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In re S.L.G.

Court of Appeals of Columbia District

March 5, 2015


Submitted October 30, 2014

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Appeal from the Superior Court of the District of Columbia. (A-105-12). (Hon. Tara Fentress, Magistrate Judge; Hon. Maribeth Raffinan, Reviewing Judge).

So ordered.

Jon S. Pascale was on the brief for appellant D.A.

Irvin B. Nathan, Attorney General for the District of Columbia, Todd S. Kim, Solicitor General, Loren L. AliKhan, Deputy Solicitor General, and Aisha Lewis, Assistant Attorney General, were on the brief for appellee District of Columbia.

Sharon A. Singh was on the brief for appellees S.L.G and S.E.G.

Ronald Woodman, guardian ad litem for appellee A.A., filed a statement in lieu of brief opposing the appeal and supporting appellees S.L.G. and S.E.G.

Before GLICKMAN and BECKWITH, Associate Judges, and NEWMAN, Senior Judge.


Page 1279

Glickman, Associate Judge.

D.A. appeals the decision of the Superior Court waiving her consent to the adoption of her daughter A.A. by appellees S.L.G. and S.E.G.[1] She primarily contends that the Superior Court erred by basing its decision, improperly, on a direct comparison of her with the adoption petitioners, and by failing to consider the likelihood that she would become a fit parent for A.A. within the foreseeable future. We conclude that although there is ample evidentiary support in the record for the trial court's ruling, the court did not make the necessary predicate determinations relating to appellant's fitness vel non to parent A.A. herself. We therefore find it necessary to remand for further proceedings to rectify this deficiency.



On November 4, 2010, when A.A. was just over ten months old, she was brought to Children's National Medical Center with a skull fracture and subdural bleeding. Appellant could not satisfactorily explain how A.A. received these injuries, and the Child and Family Services Agency (CFSA) removed the child from appellant's care. A neglect proceeding was begun in Superior Court, and on December 8, 2010, appellant stipulated that A.A. was a neglected child. The court committed A.A. to the custody of CFSA, which placed her in foster care with S.L.G. and S.E.G.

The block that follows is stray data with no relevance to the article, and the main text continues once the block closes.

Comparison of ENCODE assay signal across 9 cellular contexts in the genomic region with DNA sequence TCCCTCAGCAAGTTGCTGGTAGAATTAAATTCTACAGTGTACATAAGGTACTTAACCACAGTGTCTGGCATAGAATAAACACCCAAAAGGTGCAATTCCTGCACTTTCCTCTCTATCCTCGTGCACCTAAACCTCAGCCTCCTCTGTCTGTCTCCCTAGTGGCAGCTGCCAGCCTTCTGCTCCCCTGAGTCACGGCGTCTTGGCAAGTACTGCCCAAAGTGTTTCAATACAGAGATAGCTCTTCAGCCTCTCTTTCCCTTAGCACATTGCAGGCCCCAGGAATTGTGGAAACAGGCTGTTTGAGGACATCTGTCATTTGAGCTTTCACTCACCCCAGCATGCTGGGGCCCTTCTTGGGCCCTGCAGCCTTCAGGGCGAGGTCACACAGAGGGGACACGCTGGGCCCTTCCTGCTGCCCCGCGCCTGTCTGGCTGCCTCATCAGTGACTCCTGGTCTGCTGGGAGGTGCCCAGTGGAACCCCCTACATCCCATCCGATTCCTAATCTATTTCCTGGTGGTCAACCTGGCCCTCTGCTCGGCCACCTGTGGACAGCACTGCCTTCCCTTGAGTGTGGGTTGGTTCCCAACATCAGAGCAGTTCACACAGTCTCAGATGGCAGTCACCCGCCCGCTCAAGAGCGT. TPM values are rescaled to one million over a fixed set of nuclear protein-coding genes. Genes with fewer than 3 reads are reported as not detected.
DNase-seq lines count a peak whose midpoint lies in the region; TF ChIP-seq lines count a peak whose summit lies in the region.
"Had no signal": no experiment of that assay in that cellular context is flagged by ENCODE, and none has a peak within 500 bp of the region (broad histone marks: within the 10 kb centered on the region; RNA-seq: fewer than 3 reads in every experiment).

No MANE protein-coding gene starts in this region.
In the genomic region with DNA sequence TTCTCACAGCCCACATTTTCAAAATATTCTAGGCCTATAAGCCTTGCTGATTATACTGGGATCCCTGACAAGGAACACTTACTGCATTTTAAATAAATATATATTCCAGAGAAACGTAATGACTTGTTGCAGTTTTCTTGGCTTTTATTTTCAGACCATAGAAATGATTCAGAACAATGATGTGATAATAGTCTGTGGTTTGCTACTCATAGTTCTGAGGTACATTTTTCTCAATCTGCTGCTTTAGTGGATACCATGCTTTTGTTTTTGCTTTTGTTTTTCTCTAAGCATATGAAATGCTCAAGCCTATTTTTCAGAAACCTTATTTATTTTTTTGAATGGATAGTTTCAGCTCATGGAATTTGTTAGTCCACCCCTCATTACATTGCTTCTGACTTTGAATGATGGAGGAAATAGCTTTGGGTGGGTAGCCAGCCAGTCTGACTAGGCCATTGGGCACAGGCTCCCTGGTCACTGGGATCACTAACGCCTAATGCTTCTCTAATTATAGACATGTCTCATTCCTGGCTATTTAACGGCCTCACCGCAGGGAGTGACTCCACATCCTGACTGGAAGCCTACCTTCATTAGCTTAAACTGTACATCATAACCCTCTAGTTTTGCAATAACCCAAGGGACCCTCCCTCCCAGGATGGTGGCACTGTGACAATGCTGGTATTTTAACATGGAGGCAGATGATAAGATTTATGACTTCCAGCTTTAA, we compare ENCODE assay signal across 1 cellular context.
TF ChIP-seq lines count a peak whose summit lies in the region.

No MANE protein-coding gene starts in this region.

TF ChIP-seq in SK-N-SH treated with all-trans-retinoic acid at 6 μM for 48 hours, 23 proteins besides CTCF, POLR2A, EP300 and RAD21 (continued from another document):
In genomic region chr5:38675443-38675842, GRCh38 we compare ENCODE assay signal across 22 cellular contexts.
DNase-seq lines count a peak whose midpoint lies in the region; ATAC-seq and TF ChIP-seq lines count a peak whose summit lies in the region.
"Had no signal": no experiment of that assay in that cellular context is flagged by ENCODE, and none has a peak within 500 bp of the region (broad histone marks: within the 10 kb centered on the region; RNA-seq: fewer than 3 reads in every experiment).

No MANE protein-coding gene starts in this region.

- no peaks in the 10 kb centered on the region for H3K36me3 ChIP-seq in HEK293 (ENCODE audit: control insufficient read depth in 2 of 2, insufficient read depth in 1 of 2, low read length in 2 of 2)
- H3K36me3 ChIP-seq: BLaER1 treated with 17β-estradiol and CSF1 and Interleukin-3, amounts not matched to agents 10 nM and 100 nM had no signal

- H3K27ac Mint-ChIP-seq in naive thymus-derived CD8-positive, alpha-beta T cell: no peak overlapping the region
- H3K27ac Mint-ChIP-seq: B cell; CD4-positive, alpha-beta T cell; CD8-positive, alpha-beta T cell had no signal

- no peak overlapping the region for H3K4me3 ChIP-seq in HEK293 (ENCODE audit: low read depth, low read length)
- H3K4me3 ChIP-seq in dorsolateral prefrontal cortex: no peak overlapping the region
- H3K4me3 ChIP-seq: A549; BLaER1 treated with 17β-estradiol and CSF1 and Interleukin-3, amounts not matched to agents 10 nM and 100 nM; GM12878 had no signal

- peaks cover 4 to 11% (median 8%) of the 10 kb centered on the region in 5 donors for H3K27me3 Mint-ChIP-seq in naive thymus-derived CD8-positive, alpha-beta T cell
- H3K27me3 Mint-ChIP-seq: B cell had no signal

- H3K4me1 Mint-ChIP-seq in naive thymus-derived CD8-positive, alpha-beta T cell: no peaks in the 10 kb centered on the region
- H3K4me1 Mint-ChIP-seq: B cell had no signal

At the disposition hearing, the court set the permanency goal as reunification of A.A. with appellant. To that end, the court directed appellant to participate in an Addiction Prevention and Recovery Assessment (APRA) and weekly drug testing, to attend parenting classes, and to receive psychological and psychiatric evaluations and individual therapy. All these services were made available to her. However, some sixteen months later, on April 24, 2012, the court changed the permanency goal from reunification to adoption in light of appellant's failure to comply with the court-ordered drug testing and therapy, among other problems. In the wake of that goal change, S.E.G. and S.L.G petitioned to adopt A.A. The child's biological father consented to the adoption, but appellant did not.

Magistrate Judge Fentress presided over a four-day evidentiary hearing on whether to waive appellant's consent and approve the adoption petition. At its conclusion, the magistrate judge, ruling from the bench, found it to be in A.A.'s best interest to do so. The magistrate judge later issued written findings, conclusions of

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law, and an order to the same effect. Associate Judge Raffinan affirmed the magistrate judge's decision on appellant's motion for review. Whence comes this appeal.


At the hearing, the magistrate judge heard testimony from several witnesses in addition to the parties, the most important of whom proved to be A.A.'s social worker and a psychologist who had evaluated appellant.

Marie Cohen was the social worker assigned to the case by the Board of Child Care (BCC), the organization that ran the foster care program in which A.A. was placed. Cohen testified about her experience with appellant, A.A., and the foster parents, including her efforts to help appellant comply with the court's directives and be reunified with A.A.[2] As Cohen recounted, she spent considerable time explaining to appellant what she needed to accomplish, made lists with her to help her stay on track, and checked on her progress. Cohen also supervised appellant's visits with A.A. and made referrals for appellant to receive psychiatric and psychological evaluations and therapy and to attend parenting class. To assist appellant with transportation for these services and her visits with A.A., BCC provided appellant with $20 to $40 per week. It continued to provide this funding even though appellant repeatedly failed to document her expenses or participate as she was asked to do. Despite the financial and other assistance she received, appellant's visits with A.A. and her compliance with the court's order were erratic at best. Although she attended the parenting class and received the APRA and mental health evaluations, appellant did not follow through with their recommendations or comply with the court-ordered drug testing and therapy. In addition, she displayed a variety of behaviors that raised concerns about her mental health and her ability to care for a child.

Appellant's visits with A.A. were a chief area of concern. Cohen began overseeing appellant's weekly visitation with A.A. in November 2010. She testified that from then until December 2011, appellant attended only 65% of her scheduled visits, often cancelling on the morning of the day the visit was to occur. After December 2011, and until the court hearing (which commenced in November 2012), there was modest improvement, but only to the extent that appellant made 77% of her scheduled visits. Appellant often was late when she did visit A.A. To make up for her latenesses, BCC allowed appellant to have ...

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